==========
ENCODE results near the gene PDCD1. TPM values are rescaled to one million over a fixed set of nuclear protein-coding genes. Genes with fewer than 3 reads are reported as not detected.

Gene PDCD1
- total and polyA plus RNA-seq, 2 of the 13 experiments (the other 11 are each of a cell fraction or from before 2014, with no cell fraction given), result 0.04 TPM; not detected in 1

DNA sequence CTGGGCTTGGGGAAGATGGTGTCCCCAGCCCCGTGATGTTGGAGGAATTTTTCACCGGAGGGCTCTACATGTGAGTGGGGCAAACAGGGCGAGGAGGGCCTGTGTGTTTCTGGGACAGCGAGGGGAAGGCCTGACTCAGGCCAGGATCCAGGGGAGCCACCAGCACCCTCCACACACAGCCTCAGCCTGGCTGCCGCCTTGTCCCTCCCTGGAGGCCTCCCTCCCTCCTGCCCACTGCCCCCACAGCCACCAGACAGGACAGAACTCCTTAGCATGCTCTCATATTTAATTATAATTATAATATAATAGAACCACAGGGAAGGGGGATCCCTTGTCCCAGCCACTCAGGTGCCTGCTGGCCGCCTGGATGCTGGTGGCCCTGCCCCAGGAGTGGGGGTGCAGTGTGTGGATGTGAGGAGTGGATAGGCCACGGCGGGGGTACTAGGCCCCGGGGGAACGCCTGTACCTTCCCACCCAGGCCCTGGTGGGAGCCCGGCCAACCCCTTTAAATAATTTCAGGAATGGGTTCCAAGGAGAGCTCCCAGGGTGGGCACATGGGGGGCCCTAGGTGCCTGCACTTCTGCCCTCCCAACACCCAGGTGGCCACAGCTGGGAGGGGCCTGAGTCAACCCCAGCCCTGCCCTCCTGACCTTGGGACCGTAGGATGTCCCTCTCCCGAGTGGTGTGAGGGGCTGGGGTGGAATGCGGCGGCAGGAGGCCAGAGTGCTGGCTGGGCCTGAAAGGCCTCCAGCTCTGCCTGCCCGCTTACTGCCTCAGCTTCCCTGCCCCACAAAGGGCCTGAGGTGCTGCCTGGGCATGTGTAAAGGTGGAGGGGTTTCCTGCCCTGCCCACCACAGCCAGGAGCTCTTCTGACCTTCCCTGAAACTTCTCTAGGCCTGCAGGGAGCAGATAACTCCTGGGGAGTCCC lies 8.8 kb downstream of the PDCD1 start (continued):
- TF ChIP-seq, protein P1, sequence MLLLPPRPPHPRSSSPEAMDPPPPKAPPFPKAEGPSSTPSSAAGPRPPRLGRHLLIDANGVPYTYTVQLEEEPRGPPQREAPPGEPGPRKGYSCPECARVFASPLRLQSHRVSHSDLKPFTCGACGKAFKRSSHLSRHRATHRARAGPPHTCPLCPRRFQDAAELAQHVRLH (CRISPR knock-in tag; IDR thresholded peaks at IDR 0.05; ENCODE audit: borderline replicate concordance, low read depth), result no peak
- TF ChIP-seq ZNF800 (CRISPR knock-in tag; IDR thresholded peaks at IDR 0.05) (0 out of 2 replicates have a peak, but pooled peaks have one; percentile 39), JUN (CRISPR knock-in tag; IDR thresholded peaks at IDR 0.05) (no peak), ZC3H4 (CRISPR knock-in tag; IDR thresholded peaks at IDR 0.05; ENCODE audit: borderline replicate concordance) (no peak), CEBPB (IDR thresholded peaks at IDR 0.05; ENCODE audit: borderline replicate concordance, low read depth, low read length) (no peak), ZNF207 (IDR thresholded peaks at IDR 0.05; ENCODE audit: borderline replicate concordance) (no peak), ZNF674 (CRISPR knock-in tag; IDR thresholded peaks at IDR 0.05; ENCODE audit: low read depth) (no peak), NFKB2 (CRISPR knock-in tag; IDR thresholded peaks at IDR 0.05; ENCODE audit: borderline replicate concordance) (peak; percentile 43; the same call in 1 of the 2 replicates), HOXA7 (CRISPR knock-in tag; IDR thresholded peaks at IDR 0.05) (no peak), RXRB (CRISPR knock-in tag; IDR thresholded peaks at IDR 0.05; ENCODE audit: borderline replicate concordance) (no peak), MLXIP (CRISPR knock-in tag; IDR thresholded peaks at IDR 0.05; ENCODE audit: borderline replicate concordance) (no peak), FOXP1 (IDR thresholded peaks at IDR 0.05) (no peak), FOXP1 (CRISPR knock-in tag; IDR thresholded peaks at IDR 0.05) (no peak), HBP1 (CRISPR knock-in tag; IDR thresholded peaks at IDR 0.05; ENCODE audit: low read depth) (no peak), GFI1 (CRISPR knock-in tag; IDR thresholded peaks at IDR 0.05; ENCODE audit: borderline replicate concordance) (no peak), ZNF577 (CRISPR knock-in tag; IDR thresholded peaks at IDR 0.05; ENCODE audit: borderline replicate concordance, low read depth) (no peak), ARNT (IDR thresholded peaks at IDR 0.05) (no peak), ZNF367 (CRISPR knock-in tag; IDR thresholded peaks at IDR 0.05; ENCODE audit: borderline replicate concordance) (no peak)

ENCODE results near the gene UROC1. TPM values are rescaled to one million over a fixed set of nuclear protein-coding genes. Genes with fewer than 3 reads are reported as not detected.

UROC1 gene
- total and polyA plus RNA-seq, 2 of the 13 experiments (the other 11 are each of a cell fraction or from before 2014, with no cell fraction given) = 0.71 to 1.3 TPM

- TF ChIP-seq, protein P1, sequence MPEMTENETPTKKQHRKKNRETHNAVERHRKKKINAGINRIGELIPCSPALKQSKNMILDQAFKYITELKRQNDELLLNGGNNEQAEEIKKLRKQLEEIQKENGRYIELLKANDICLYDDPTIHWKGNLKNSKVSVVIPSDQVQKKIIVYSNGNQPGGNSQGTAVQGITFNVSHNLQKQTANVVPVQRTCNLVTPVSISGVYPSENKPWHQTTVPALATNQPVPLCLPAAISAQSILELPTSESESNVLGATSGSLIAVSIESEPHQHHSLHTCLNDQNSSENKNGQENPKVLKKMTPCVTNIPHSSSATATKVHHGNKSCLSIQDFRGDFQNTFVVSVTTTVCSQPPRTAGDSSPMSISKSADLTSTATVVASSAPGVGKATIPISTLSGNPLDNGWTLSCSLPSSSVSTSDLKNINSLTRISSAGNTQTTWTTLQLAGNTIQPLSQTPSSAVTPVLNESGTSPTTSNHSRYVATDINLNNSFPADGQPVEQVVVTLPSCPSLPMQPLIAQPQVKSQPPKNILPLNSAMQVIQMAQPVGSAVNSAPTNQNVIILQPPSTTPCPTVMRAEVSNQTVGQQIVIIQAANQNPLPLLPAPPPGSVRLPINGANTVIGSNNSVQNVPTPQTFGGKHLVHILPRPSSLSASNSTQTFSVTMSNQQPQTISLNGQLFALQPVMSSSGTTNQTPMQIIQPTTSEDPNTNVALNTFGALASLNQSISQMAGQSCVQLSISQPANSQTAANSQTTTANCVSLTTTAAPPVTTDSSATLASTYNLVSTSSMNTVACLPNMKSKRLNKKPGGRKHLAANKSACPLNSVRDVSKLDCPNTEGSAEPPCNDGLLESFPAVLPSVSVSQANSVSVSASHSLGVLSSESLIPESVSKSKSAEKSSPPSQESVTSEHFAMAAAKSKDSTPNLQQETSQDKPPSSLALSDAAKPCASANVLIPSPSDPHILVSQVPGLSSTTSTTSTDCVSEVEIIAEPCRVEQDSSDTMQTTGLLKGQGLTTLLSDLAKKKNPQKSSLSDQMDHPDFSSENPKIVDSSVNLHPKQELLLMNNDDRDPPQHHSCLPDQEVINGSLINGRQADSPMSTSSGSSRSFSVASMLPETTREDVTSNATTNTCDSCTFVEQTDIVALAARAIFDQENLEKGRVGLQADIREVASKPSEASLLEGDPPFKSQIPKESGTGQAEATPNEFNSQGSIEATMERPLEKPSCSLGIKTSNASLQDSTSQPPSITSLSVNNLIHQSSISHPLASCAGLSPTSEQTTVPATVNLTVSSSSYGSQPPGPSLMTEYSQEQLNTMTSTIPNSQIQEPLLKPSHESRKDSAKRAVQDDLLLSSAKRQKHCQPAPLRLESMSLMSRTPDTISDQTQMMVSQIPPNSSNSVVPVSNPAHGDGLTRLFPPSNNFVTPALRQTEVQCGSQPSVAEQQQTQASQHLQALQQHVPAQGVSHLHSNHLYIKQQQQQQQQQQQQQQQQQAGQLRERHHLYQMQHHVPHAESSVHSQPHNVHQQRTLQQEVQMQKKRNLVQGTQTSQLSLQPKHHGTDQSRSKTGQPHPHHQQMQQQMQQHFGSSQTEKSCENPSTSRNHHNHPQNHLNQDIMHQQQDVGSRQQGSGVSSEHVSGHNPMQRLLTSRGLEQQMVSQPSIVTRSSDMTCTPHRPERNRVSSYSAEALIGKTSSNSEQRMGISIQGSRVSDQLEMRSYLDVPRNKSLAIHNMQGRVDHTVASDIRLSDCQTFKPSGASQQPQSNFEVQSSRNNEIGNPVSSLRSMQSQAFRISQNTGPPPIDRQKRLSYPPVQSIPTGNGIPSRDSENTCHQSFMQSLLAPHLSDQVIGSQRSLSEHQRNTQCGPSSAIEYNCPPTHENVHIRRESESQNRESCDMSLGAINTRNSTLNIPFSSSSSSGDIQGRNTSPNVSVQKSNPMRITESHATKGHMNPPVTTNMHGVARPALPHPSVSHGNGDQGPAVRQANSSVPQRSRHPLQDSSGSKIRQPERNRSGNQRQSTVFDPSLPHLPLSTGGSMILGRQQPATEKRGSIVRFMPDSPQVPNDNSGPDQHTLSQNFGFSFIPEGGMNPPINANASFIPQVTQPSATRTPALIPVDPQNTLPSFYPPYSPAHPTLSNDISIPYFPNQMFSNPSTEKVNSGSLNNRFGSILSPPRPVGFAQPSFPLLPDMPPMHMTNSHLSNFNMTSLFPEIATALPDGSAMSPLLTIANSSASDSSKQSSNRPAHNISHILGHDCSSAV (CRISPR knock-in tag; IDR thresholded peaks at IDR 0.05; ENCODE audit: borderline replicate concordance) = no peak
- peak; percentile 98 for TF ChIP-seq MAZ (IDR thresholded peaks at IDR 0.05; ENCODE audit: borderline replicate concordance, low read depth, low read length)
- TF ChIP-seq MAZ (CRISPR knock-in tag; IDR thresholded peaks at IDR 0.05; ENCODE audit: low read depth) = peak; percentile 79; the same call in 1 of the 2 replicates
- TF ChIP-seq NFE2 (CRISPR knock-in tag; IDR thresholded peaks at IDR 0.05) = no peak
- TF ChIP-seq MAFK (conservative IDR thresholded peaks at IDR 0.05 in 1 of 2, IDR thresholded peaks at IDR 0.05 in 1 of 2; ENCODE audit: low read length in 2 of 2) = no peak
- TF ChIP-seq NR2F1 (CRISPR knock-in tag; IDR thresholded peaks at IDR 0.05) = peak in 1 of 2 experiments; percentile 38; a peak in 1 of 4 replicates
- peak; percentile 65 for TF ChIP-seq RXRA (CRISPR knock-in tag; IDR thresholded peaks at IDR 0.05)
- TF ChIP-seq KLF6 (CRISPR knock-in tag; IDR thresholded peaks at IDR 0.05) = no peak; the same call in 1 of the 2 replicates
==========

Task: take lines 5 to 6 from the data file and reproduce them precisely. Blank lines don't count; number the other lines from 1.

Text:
- TF ChIP-seq, protein P1, sequence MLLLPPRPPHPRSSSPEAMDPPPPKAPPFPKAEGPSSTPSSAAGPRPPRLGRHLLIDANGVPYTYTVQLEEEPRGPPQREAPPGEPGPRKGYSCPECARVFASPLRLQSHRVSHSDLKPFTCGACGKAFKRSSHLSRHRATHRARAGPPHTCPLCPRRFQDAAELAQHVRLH (CRISPR knock-in tag; IDR thresholded peaks at IDR 0.05; ENCODE audit: borderline replicate concordance, low read depth), result no peak
- TF ChIP-seq ZNF800 (CRISPR knock-in tag; IDR thresholded peaks at IDR 0.05) (0 out of 2 replicates have a peak, but pooled peaks have one; percentile 39), JUN (CRISPR knock-in tag; IDR thresholded peaks at IDR 0.05) (no peak), ZC3H4 (CRISPR knock-in tag; IDR thresholded peaks at IDR 0.05; ENCODE audit: borderline replicate concordance) (no peak), CEBPB (IDR thresholded peaks at IDR 0.05; ENCODE audit: borderline replicate concordance, low read depth, low read length) (no peak), ZNF207 (IDR thresholded peaks at IDR 0.05; ENCODE audit: borderline replicate concordance) (no peak), ZNF674 (CRISPR knock-in tag; IDR thresholded peaks at IDR 0.05; ENCODE audit: low read depth) (no peak), NFKB2 (CRISPR knock-in tag; IDR thresholded peaks at IDR 0.05; ENCODE audit: borderline replicate concordance) (peak; percentile 43; the same call in 1 of the 2 replicates), HOXA7 (CRISPR knock-in tag; IDR thresholded peaks at IDR 0.05) (no peak), RXRB (CRISPR knock-in tag; IDR thresholded peaks at IDR 0.05; ENCODE audit: borderline replicate concordance) (no peak), MLXIP (CRISPR knock-in tag; IDR thresholded peaks at IDR 0.05; ENCODE audit: borderline replicate concordance) (no peak), FOXP1 (IDR thresholded peaks at IDR 0.05) (no peak), FOXP1 (CRISPR knock-in tag; IDR thresholded peaks at IDR 0.05) (no peak), HBP1 (CRISPR knock-in tag; IDR thresholded peaks at IDR 0.05; ENCODE audit: low read depth) (no peak), GFI1 (CRISPR knock-in tag; IDR thresholded peaks at IDR 0.05; ENCODE audit: borderline replicate concordance) (no peak), ZNF577 (CRISPR knock-in tag; IDR thresholded peaks at IDR 0.05; ENCODE audit: borderline replicate concordance, low read depth) (no peak), ARNT (IDR thresholded peaks at IDR 0.05) (no peak), ZNF367 (CRISPR knock-in tag; IDR thresholded peaks at IDR 0.05; ENCODE audit: borderline replicate concordance) (no peak)